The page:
Posted on December 10, 2008 by jessicahartley
Greek food is something I really enjoy but never tend to seek out and I believe most people would agree. But after visiting Ithaka, I think that Greek has definitely become a cuisine I’m more likely to search for.
A few weeks ago I was on my way for Italian and somehow ended up at Ithaka, a charming Greek restaurant on the Upper East Side. Never having been to a traditional Greek restaurant, I was very excited to try something other than Greek Salad and Spanakopita. As much as I love the two, this was my opportunity to try something different.
We were happily greeted by a nice Greek waiter as soon as we were seated. We started the night with a bottle of traditional Greek wine called Retzina. The wine had a very interesting herbal flavor reminiscent of Rosemary which was quite refreshing. According to Wikipedia Retzina is a Greek resinated white (or rose wine, that has been made for over 2000 years. Its unique flavor is said to have originated from the practice of sealing wine vessels, particularly amphorae, with Aleppo Pine resin in ancient times. Before the invention of impermeable glass bottles, oxygen caused many wines to spoil within the year. Pine resin helped keep air out, while at the same time infusing the wine with resin aroma.
Shortly after, we were presented with the actual fish of the day, and what nice fish they were. We were then read the specials, which all sounded delicious. We decided to begin our meal with a few appetizers and then go from there. Our hungry managed to order the Ithaka Salad, Tirokafteri, and the Spanakotiropita. I know, I know, I was supposed to try new things. But it sounded too good to pass up and thankfully it was! The Spanakopita had the perfect blend of spinach, feta, and buttery, flaky philo dough. My mouth is watering as I write this. Though the Tirokafteri, or spicy feta dip, was just as delectible. Even the Ithaka salad was a highlight, with it’s fresh lettuce and perfectly ripe avocado slices.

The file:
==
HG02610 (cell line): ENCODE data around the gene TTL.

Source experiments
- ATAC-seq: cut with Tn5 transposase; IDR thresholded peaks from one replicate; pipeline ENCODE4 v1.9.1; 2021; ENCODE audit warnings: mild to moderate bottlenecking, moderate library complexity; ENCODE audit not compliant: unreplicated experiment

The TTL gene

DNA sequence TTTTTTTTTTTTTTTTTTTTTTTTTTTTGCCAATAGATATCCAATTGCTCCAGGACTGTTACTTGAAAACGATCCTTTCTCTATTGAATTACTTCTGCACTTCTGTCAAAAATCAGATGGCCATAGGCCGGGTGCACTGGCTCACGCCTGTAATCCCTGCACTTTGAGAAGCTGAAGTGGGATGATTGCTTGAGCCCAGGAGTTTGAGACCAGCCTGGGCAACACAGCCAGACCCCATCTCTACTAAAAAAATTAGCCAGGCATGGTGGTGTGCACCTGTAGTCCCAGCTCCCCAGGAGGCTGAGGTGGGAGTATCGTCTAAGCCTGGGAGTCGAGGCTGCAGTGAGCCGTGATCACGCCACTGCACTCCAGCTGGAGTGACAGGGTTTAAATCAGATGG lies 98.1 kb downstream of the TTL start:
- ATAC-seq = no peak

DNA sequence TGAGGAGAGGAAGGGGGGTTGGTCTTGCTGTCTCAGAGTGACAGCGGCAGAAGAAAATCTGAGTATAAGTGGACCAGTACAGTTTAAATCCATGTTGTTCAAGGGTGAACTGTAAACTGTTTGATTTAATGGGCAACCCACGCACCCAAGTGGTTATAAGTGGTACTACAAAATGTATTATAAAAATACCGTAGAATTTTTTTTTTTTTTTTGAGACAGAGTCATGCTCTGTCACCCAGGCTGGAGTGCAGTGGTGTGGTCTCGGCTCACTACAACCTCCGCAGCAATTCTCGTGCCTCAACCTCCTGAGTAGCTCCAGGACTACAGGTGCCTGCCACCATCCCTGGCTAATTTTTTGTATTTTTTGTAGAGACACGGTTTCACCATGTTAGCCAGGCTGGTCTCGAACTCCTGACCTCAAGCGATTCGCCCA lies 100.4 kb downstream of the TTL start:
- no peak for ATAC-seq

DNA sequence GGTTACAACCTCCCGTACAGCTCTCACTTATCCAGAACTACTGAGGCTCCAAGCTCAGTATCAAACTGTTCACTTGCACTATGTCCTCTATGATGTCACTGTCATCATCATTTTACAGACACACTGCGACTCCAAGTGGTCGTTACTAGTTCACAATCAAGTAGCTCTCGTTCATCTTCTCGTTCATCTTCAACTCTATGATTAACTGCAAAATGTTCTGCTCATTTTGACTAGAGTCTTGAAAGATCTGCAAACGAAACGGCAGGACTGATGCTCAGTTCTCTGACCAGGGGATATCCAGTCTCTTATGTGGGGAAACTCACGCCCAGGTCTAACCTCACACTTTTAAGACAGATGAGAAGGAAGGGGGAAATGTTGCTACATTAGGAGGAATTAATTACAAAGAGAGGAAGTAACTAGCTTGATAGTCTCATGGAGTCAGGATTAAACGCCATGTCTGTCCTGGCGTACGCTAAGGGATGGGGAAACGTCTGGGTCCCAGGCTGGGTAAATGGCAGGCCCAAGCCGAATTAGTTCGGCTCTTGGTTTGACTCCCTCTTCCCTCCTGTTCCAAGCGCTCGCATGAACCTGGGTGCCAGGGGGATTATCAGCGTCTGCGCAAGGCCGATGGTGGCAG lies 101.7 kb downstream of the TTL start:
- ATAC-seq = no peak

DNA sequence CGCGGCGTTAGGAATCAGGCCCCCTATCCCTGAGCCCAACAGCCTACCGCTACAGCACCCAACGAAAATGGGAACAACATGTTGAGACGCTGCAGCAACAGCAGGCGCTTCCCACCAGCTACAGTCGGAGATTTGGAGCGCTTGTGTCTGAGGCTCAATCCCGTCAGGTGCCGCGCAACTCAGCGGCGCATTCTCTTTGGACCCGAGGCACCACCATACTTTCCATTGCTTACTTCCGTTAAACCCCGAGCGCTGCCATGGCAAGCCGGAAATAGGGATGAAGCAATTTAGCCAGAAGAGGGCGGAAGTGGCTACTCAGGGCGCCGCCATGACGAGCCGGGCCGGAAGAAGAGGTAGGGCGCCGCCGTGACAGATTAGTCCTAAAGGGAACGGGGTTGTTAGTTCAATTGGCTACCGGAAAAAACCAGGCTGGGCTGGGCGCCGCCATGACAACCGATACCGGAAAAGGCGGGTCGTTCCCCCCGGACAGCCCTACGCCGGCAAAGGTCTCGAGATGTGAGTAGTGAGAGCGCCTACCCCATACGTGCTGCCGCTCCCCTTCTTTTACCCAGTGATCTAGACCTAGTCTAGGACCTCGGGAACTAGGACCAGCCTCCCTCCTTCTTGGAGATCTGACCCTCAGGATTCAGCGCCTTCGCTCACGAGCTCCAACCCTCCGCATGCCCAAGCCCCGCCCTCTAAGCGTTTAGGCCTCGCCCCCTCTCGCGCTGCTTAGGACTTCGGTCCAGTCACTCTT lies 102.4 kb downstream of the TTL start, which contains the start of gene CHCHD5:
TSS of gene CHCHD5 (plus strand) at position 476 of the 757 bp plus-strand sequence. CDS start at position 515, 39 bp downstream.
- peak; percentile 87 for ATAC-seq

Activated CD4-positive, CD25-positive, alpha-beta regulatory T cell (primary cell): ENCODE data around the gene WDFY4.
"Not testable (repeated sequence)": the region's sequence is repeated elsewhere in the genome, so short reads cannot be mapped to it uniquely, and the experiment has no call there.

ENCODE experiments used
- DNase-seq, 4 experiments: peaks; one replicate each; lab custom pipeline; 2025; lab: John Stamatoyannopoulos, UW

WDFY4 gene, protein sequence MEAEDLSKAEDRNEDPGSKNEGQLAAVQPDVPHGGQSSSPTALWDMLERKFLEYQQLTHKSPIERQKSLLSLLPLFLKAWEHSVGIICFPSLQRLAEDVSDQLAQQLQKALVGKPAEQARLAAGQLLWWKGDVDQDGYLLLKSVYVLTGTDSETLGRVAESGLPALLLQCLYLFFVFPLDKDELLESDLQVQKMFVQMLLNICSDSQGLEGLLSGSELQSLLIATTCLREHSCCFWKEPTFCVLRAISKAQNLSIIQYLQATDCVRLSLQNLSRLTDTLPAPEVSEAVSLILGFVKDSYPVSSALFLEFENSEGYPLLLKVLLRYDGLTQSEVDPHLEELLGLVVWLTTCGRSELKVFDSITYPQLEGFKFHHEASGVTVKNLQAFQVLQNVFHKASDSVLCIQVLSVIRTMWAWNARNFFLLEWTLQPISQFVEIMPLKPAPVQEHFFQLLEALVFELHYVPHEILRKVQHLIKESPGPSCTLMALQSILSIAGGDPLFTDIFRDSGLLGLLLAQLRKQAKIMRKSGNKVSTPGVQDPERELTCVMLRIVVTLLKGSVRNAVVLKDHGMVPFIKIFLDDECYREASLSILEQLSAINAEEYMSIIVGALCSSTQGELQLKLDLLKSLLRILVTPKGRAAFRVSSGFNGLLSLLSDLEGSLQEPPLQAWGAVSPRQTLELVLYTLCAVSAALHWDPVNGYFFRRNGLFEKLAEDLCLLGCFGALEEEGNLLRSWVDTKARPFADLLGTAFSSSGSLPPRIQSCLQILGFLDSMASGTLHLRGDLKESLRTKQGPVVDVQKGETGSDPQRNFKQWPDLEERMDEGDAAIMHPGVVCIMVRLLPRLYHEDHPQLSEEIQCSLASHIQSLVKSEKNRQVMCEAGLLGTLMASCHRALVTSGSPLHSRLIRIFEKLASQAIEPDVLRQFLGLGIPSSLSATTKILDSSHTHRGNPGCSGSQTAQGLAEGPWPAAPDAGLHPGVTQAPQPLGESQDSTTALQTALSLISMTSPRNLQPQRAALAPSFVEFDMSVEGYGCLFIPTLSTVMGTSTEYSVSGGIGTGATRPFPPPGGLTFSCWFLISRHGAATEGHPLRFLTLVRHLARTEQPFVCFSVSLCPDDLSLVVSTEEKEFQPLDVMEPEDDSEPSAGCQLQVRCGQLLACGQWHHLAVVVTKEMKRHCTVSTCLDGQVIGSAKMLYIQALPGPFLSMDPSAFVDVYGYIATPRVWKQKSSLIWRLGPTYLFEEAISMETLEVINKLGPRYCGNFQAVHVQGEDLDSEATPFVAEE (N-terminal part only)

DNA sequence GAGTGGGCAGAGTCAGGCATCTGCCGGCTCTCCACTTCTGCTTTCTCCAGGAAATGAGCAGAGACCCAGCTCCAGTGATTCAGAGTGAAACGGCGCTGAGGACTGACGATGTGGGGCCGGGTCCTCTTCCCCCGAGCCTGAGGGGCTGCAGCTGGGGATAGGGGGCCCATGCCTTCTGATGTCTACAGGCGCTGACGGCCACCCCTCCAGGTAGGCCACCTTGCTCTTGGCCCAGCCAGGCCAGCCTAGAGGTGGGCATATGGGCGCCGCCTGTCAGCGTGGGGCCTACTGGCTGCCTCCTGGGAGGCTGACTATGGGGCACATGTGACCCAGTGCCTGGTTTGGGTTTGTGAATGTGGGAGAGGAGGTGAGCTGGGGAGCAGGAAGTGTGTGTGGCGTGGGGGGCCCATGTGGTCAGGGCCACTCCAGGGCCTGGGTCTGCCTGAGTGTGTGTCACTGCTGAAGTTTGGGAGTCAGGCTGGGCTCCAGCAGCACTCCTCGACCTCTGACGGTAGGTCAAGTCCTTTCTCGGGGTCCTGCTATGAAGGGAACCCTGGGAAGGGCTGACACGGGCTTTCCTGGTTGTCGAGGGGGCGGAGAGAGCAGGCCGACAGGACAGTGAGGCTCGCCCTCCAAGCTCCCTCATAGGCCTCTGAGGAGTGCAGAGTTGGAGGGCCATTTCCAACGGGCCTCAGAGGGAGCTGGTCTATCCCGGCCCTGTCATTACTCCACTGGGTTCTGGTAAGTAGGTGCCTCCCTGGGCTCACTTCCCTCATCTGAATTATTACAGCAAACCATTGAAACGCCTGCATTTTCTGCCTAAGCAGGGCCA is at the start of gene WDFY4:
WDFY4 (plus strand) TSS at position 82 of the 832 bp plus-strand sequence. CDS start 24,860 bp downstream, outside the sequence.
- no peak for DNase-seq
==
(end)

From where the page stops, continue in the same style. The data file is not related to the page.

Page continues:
Ithaka’s Salad, arugula, watercress, endives, avocado and Kalamata olives with Ithaka dressing
Tirokafteri, spicy spread with feta cheese, olive oil & red, green peppers
Spanakotiropita, homemade spinach pie with feta cheese and dill
Even with our mouths half full we decided to order a round of main courses that included the Lamb Special and the Kotopoulo Souvlaki (Chicken Kebab). Though it was difficult to get through all of the appetizers, we did it with pleasure. Though I must admit, we ate very little of our entrees, despite how tantalizing they were. When the entrees arrived they both had savory aromas that I was able to taste even before my first bite. The Lamb Special, though still not entirely sure how it was cooked, was extremely tender and falling off its bone. The accompanying sauteed veggies were a perfect pairing leaving me completely satisfied after only a few bites. The Chicken Souvlaki was just as tender and was plated with a variety of well done vegetables.
, marinated chicken with tomatoes, green peppers, and onions
Lamb Special, lamb sauteed with onions, celery, and carrots
Unfortunately we were completely stuffed and were unable to order dessert, as usual. But I’ll be sure to return to try some of their milk pudding and glazed donuts. I highly recommend Ithaka for any occassion and especially groups since the serve very generous portions. And be sure to try the Retsina, and order the large bottle!
308 East 68th Street, between 1st and 2nd Avenues
Filed under: Greek, Greek Upper East Side, Ithaka, Retsina | Leave a comment »
Posted on December 10, 2008 by jessicahartley
I’ve partaken in eating a significant amount of Mediterannean cuisine in the last month and I thought I’d share its intoxicating effects with you. This week I will expose some of my favorite Mediterranean foods and where they can be found so you can get a taste of the good life.
The highlights of the week are Spanikopita, Acili Ezme, Procuitto di San Daniele, and the wonderfully well known Feta Cheese. Spanakopita is a Greek pastry with a filling of spinach, feta cheese, onions, egg, and seasoning. The filling is wrapped in layers of phyllo pastry with butter and/or olive oil. Acili Ezme is chopped fresh spicy green peppers, vine ripened tomatoes, and onions with parsley. Procuitto di San Daniele is a dry-cured spiced Italian ham that is usually sliced thin and served raw. It is a traditional Italian antipasto, and my favorite! Lastly, Feta Cheese is a brined curd cheese traditionally made in Greece with goat’s and sheep milk. Feta can vary in flavor from salty to tangy and is now made in other regions.
This week’s posts will guide you to some of my favorite NYC spots where you can find the freshest Mediterranean ingredients around. Stay tuned for reviews and recipes including:
Greek Salad with Lemon Herb Chicken
Filed under: Cavatappo, Greek Salad, Ithaka, Limon, Mediterannean cuisine | Leave a comment »